Sunday, Oct. 28, 2018 | 2 a.m.
I have traveled the world. I have learned what can happen to the greatest civilizations in the world . I worry for our country.
Some of you may have noticed that this column has been silent for the past three weeks. It isn’t because I was lazy, although that is a charge to which I sometimes must plead some level of guilt. Rather, it is because my dear Myra and I were traveling the globe on one of those once-in-a-lifetime adventures that, when they present themselves, should be taken.
The trip we embarked upon was reminiscent, in a way, of Ferdinand Magellan’s expedition some 600 years ago, when he set out in small boats to find new lands, explore new cultures and learn for himself just how flat the world wasn’t. His circumnavigation took three years — it ended with his death in the Philippines. Our 35,000 miles took us a little over three weeks.
We visited the remains of some of the greatest civilizations that have ever inhabited Earth. Their people were the leaders of their time, their cultures were admired, envied and desired. They were the people of their day who advanced the cause of science, perfected the beauty of the arts and nourished through the written word the best of their collective imaginations to make more perfect their own versions of government and civil life.
Today, they each have one thing in common.
They are all gone.
Whether it was the incredible Machu Picchu in Peru, the epitome of Incan building and civil society; or the hard-to-fathom Moai of Easter Island — the tribute to a deity that for too long was unknown to the modern world; or the sheer majesty of a Buddhist and Hindu fusion into the temple at Angkor Wat in Cambodia, the intricacies of which are still being uncovered and understood; or the impossible-to-conceive-of Buddhist temple in Lhasa, Tibet; or the inexplicable construction techniques still being unearthed in Petra, Jordan — each of these ancient wonders represented the best of what man could accomplish at a time when our modern world finds it almost impossible to comprehend how it could have been built in the first place.
They are archeological sites today because the people and the civilizations they represented and housed are all gone. For all kinds of reasons, some known and some not, what in its day was the very best in the world just no longer exists.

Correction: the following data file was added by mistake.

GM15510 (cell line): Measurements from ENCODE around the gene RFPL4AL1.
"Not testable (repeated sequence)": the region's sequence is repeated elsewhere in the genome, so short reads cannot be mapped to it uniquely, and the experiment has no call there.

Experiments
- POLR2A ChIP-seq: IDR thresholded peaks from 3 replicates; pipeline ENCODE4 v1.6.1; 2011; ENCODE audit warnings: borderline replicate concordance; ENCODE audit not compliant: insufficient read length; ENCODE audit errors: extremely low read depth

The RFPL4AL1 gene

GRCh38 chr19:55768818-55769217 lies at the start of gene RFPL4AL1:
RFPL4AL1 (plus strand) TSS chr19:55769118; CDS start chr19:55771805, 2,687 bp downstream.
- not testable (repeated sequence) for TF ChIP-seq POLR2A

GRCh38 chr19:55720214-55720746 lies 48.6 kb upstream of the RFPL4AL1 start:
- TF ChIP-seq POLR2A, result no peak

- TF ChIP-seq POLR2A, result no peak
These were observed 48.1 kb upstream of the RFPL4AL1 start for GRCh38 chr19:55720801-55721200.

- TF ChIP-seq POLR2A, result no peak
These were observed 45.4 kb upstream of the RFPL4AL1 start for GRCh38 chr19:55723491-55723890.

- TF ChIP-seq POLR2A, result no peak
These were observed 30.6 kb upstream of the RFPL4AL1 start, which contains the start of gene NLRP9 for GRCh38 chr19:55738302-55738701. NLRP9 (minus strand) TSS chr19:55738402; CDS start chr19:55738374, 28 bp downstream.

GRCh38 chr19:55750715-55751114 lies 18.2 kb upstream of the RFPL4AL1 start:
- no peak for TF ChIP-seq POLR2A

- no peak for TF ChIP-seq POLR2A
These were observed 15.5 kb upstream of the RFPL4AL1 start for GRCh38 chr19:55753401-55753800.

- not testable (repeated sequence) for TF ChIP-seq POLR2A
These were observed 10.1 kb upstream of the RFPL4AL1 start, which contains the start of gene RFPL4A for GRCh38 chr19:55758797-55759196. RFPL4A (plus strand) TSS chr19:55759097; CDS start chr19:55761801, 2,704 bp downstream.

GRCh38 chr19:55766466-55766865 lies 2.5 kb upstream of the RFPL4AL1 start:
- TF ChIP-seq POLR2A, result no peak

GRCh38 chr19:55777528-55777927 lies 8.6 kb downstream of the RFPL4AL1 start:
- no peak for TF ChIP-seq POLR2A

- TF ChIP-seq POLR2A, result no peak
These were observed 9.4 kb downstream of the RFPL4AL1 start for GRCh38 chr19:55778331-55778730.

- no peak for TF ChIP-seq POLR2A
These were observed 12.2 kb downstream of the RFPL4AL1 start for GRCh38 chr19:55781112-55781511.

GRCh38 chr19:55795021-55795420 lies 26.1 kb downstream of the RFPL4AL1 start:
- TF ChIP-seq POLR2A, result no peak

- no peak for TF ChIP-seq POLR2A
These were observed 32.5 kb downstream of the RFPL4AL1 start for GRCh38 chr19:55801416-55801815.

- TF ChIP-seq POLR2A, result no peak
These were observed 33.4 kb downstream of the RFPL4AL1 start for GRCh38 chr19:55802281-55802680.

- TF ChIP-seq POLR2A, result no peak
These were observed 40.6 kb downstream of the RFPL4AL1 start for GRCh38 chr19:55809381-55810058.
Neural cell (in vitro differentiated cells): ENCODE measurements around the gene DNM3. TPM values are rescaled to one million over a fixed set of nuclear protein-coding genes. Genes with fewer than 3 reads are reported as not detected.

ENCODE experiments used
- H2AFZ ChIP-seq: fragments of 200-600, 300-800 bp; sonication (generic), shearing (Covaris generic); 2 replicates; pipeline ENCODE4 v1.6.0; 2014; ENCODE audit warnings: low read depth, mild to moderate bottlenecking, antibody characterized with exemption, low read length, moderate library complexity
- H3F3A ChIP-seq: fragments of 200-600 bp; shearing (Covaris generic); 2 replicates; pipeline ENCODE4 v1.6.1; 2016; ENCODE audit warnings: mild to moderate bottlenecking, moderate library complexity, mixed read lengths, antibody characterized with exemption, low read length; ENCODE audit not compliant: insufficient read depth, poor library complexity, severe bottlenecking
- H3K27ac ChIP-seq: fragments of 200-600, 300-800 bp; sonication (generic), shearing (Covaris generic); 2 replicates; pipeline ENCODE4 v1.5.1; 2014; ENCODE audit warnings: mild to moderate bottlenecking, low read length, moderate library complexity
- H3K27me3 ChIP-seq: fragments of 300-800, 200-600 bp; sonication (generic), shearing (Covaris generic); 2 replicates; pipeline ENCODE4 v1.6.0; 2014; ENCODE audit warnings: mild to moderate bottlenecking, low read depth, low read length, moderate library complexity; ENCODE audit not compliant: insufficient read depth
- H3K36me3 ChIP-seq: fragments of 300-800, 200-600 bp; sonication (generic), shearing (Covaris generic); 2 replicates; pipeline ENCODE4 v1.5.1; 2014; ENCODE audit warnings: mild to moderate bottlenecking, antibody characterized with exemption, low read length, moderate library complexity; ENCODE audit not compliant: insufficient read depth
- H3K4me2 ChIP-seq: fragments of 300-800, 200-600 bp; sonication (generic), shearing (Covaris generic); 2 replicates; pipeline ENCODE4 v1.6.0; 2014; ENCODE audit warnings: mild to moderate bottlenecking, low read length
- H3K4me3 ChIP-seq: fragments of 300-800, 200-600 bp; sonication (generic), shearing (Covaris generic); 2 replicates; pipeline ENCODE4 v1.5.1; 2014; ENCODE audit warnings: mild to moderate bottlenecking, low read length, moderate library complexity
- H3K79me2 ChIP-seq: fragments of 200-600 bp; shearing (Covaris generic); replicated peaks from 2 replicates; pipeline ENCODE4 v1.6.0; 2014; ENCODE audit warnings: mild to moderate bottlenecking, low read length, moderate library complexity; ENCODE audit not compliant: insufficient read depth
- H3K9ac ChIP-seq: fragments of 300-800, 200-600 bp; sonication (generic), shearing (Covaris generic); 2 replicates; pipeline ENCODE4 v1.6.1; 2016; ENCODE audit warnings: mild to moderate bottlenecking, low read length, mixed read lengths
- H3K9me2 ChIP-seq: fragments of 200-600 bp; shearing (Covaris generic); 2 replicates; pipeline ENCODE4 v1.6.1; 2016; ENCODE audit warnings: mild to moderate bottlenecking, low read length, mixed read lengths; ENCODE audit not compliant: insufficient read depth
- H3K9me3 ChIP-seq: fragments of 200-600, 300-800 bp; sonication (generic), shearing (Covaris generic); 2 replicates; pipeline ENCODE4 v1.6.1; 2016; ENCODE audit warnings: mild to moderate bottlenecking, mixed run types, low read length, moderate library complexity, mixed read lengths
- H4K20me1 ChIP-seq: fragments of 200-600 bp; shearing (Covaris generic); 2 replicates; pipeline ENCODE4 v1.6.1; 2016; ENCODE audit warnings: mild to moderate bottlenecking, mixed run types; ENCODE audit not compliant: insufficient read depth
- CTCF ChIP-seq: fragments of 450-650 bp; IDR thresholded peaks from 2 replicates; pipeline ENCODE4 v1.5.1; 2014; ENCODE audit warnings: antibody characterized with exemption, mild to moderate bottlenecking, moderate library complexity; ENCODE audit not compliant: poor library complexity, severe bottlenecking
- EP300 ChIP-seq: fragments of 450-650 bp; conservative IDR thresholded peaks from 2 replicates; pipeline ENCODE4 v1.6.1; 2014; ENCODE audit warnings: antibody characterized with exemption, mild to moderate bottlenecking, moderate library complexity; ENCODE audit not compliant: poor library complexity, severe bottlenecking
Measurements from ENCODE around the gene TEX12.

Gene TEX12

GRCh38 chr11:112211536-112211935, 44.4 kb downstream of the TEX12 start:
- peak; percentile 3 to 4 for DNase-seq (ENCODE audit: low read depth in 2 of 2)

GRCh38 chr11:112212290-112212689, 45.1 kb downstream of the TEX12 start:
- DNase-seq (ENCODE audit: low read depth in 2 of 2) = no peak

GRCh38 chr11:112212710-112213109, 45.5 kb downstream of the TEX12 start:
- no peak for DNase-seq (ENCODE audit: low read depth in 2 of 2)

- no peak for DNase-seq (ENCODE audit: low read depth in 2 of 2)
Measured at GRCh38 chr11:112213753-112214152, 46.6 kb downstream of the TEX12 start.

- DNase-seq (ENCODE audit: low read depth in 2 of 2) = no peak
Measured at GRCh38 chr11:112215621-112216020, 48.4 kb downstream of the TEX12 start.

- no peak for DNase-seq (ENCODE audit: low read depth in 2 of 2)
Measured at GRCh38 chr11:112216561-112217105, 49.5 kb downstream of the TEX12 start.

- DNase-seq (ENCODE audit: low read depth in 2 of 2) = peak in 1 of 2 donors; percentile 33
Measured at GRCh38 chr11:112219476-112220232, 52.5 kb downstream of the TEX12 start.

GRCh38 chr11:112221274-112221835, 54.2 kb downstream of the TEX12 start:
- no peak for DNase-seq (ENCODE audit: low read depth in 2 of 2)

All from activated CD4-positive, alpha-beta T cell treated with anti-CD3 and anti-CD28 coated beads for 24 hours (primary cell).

I write about this trip because I found a message in each place we visited that portends the potential of an unacceptable reality. For everywhere we went — we were with people from across America of all shapes and sizes, religions, political views and cultural likes and dislikes — we were asked the same question by people in every country we visited:
It was clear to each of us that in every country we encountered, people looked to the United States for their own security, stability and the certainty that their own lives were enhanced because of the existence of our country.
To almost all of them, the United States represents that shining city on the hill during their time on this planet. We are the Incans of Peru, the Buddhist builders of Angkor Wat and the Nabateans of Petra all rolled into one people in the 21st century. America represents what every other people around the world aspires to achieve.
And, yet, they still ask that question. What happened, as in what have the people done to sully the idea of America and threaten the 21st century ideal of world leadership — in all aspects of human life?
What we learned from our trip is that it is too easy to be at the top of the game in one instance and just a historical afterthought a few years later. It is not beyond the realm of the possible to believe that a hundred years from now, explorers from other lands will be looking at the United States through the same kind of lens through which we viewed Machu Picchu — a lens through which one can see unparalleled leadership and skill and an inexplicable demise all in the same historical gaze.
The good news about the United States is that our Founding Fathers built into our founding documents the aspirational goal that demands from us a renewal of purpose every four years — two if you count the mid-terms.
It is up to the citizens of the United States to pursue a more perfect union as we move through time. That contemplates the certainty of mistakes being made — we are human, after all — but it also provides the time and space to correct those aberrations at each election cycle.
When I answered the question people around the world asked me, I gave them the only honest answer I could: We made a mistake!
No matter how we rationalized the election of 2016, no matter how we may try to justify the results, the fact remains that electing Donald Trump president was a mistake.
Whether it turns out to be the kind of mistake that leads to the demise of the American democracy or is just a blip on the political radar screen of history is something we should find out soon enough. For in the United States, we have the ability to fix our mistakes every few years.
That time is in a week or so, when votes will be counted across the country and the will of the people will be expressed.
I hope the voters prove the resiliency of the American democratic experiment and fix the mistake we made two years ago.
If not, if we fail to act in a manner prescribed by our Founding Fathers when they put their trust and faith in the hands of the American voters, then the United States will go the way of the other great civilizations of the world whose time came and went without so much as a historical whimper.
So the answer to the question of “what happened” heard around the world?
The United States lost its mind.
We will know in just a few days whether we have what it takes to regain our sanity. Or whether we will become just another stop on the world tour of lost civilizations.
Vote, citizens. Vote.
Brian Greenspun is editor, publisher and owner of the Sun.